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Over Time
May 25 - June 24 2018
Opening Reception: Thursday, May 24, 6-8 PM 

Jacobs Ladder, Acrylic and price tags on rag paper, 1976     
Jacobs Ladder, Acrylic and price tags on rag paper, 1976

Cynthia Carlson helped define the New York Pattern and Decoration movement in the late 1970s. Imagine walking into a series of rooms, each covered floor to ceiling with interlocking, 3-Dimensional patterns that surround and frame artworks that don’t distinguish themselves from the ornamentation. These all-over installations defied categorization, presenting themselves simultaneously as paintings, wallpaper, architectural interventions, decoration, and kitsch. They could be described as grand gestures of heroic painting applied with fanatical feminine flair. Her innovations in painting include dispensing with the support all together and creating room-sized paintings using cake decorators. The hallowed and sacred grid is another canonical device that Carlson manages to bend, warp, curly-cue, blob over, remix, and reconstitute according to her wit and will. Carlson once said during a studio visit that “Having a sense of humor means taking yourself seriously as an artist.” This nice adage demonstrates her attitude of serious play with relation to art historical archetypes, stereotypes, and her own artistic practice.

Essex Flowers is ecstatic to present a mini-survey of Cynthia Carlson’s work over time. Presented on the south wall are a series of drawings from the early to mid 70’s that foreshadow the installation work that earned her international recognition. The drawings were, in part, inspired by how vast landscape spaces are comprised of patterns and repeating forms. She translates this phenomenon of spatial pattern by combining trompé l’oeil, drip painting, drop shadows, edge detail, and real objects affixed to paper. The drawings dovetail into a detail of Medley for Milwaukee, an installation originally commissioned by the Milwaukee Art Museum in 1982. Medley reforms urban space as a tile grid and a series of faux archways, borrowing architectural motifs from two historical Milwaukee buildings: the Northwestern Mutual Life Insurance Company and the Layton Art Gallery. A customized segment of Medley for Milwaukee has been created for this occasion. On the north wall are selections from an on-going series of books and recent paintings, both of which continue to expand on Carlson’s meditations on the grid as a perimeter. The books are, in her words, “what I do when I have writer’s block in my studio.” Her recent paintings play with spatial constraints by overlapping and interrupting the rectangle using stacks of colorful, conjoined and shaped canvases.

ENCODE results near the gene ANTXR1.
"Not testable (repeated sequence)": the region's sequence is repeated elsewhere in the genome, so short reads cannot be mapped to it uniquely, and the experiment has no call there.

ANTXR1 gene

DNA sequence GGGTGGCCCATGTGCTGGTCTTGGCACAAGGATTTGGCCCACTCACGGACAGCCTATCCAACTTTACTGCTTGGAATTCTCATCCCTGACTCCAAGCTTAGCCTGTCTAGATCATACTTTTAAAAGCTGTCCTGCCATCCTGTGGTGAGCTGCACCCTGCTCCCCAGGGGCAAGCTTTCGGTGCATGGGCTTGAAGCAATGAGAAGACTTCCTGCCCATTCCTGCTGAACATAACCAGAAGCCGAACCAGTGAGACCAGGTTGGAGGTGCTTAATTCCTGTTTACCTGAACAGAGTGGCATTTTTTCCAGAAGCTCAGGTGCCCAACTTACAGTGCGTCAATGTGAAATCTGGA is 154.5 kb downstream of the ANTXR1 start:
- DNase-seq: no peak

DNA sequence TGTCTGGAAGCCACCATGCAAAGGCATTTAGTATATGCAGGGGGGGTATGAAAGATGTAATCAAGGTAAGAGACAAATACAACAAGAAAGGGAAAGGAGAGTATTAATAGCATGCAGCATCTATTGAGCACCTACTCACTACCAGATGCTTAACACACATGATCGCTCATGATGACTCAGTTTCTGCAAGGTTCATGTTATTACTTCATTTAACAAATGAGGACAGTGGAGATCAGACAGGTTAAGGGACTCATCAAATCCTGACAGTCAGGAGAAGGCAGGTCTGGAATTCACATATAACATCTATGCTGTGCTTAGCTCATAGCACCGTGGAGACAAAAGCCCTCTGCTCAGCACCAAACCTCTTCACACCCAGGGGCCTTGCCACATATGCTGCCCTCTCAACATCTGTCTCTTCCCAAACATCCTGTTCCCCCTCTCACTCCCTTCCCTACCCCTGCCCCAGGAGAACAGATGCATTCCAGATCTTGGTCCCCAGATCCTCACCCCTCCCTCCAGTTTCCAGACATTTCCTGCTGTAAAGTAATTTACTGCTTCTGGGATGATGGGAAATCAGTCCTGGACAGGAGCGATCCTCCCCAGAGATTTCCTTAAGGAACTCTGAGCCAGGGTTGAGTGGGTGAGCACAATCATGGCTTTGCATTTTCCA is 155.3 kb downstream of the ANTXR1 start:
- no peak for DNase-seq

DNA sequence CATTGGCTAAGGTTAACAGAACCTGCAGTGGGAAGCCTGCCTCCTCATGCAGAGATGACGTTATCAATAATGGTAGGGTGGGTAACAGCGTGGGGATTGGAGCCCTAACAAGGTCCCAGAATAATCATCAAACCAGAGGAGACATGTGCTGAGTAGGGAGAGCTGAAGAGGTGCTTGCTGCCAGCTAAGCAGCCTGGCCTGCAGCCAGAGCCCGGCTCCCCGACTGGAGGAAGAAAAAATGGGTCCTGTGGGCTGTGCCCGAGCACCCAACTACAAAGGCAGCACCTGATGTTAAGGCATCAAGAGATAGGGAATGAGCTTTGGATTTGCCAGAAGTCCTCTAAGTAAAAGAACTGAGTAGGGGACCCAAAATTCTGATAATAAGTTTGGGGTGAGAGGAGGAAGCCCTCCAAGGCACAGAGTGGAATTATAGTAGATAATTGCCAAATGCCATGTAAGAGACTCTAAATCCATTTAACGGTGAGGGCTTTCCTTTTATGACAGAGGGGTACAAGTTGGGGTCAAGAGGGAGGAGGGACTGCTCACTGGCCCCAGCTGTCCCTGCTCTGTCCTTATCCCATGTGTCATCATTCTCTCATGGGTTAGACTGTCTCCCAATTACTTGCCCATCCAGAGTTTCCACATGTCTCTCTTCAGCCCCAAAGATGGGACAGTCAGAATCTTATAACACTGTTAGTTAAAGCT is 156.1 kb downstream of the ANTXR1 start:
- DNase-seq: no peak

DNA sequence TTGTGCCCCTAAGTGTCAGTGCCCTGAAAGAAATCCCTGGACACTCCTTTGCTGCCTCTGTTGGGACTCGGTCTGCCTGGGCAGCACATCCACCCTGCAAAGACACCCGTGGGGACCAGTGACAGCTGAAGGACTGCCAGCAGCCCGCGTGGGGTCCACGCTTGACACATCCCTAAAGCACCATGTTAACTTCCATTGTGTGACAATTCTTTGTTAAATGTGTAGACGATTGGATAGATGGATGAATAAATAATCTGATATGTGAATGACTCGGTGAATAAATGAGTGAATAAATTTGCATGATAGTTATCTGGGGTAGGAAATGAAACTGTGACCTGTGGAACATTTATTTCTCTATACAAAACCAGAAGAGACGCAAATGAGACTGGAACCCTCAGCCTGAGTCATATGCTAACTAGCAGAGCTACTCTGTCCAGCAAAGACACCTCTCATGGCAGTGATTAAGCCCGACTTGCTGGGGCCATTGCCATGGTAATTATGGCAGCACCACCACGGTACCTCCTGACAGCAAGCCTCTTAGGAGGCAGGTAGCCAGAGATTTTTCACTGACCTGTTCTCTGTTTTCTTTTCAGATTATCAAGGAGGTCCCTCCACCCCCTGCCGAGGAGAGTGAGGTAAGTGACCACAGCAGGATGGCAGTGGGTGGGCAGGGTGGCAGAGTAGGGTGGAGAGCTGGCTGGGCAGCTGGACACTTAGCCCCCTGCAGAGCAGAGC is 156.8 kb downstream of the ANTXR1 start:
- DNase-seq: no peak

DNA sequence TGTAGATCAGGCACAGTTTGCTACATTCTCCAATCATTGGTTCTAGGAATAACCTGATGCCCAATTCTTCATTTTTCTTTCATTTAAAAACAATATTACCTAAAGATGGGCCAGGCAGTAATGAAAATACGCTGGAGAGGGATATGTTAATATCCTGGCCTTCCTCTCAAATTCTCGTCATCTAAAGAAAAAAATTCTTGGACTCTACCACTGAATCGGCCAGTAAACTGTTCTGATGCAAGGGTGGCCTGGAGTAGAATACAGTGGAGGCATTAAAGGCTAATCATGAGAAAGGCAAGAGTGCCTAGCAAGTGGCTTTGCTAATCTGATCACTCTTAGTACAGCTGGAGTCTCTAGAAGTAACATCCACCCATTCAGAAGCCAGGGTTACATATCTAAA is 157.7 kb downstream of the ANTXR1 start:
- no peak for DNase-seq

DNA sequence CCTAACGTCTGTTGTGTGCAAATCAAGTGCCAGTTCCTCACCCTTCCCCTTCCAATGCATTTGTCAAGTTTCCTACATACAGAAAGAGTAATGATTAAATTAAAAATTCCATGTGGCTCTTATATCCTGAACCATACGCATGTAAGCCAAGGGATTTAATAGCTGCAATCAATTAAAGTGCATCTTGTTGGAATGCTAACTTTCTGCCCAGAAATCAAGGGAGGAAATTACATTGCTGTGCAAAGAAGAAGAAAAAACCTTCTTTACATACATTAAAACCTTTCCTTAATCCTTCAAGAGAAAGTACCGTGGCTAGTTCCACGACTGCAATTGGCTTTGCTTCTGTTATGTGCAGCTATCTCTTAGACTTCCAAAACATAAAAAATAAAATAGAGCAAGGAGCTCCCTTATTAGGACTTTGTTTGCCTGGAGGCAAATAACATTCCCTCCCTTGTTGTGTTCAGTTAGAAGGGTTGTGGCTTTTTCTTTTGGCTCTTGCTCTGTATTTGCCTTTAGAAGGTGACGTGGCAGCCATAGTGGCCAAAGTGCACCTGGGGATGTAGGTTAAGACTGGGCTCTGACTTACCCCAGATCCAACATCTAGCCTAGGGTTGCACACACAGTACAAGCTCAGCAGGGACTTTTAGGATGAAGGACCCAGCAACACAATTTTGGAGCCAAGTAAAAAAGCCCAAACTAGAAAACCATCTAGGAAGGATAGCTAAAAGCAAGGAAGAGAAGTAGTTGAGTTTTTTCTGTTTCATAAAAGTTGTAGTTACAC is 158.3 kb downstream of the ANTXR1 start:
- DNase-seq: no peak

This will be Cynthia Carlson’s, 50th one-woman exhibition. Others have been mounted at Phyllis Kind Gallery in Chicago, Hundred Acres Gallery, and Pam Adler Gallery in New York City, The Pennsylvania Academy of Fine Arts, Lowe Art Museum, Albright-Knox Gallery, The Queens Museum, Neuberger Museum of Art, Hudson Opera House, Gallery Gris, just to name a few. Her work is in numerous public collections, a selection of which include the Guggenheim Museum, the New Museum of Contemporary Art, Brooklyn Museum, Albright-Knox Art Gallery, National Museum of Women in the Arts, Museum of Contemporary Art Chicago, Milwaukee Art Museum, and San Antonio Art Museum. Her public commissions are permanently installed in New York City, Philadelphia, Los Angeles and Baltimore. In 2018-2019 Cynthia Carlson will be featured in several upcoming museum exhibitions which focus on the Pattern and Decoration movement, at the Musee d'Art Moderne et Contemporain, in Geneva Switzerland, at the Le Consortium, in Dijon, France and at the Los Angeles Museum of Contemporary Art, Los Angeles, CA.

Cynthia Carlson and Joyce Kozloff discuss their work, Pattern and Decoration, feminism and activism. Moderated by Melissa Brown. 6/19/2018